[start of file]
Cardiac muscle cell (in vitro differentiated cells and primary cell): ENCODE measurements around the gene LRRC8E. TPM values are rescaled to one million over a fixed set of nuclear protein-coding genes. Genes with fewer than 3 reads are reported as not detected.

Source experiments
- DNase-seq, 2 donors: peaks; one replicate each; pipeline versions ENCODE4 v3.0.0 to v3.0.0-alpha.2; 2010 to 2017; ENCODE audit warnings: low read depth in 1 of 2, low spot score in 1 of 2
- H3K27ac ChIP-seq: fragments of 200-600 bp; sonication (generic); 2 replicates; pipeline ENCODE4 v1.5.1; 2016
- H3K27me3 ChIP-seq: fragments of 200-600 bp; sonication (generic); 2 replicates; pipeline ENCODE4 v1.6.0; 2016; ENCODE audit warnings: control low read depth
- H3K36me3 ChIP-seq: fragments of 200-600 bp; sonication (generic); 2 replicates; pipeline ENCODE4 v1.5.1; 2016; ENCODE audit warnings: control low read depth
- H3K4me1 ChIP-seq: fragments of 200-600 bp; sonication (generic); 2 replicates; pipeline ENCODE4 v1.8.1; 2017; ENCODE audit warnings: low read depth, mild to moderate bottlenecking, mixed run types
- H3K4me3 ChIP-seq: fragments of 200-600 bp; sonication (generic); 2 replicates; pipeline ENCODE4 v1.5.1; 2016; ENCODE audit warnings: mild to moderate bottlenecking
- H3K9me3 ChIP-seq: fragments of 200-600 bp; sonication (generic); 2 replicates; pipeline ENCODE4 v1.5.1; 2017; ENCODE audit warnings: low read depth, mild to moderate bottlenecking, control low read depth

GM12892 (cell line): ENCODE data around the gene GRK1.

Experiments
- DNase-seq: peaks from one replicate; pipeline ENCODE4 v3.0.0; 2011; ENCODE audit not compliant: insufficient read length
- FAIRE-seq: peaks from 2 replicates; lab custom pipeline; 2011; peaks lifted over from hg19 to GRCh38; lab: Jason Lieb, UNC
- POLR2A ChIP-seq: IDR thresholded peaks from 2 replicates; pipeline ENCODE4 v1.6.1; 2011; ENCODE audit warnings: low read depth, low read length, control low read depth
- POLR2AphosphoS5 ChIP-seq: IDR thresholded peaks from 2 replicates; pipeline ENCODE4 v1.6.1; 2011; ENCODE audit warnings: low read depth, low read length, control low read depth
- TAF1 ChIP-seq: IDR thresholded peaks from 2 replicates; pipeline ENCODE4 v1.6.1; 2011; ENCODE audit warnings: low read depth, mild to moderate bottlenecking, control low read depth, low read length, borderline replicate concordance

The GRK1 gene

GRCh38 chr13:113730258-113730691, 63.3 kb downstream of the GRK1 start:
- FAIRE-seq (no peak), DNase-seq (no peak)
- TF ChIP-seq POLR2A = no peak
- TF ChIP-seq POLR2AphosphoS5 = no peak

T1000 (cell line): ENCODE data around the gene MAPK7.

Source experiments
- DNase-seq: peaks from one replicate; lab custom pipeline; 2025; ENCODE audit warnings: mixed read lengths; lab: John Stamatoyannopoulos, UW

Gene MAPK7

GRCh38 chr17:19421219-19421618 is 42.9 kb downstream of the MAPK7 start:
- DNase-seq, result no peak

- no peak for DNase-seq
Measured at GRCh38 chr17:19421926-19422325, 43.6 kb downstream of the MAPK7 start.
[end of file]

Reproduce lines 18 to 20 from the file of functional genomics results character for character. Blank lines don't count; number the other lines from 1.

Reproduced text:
GRCh38 chr13:113730258-113730691, 63.3 kb downstream of the GRK1 start:
- FAIRE-seq (no peak), DNase-seq (no peak)
- TF ChIP-seq POLR2A = no peak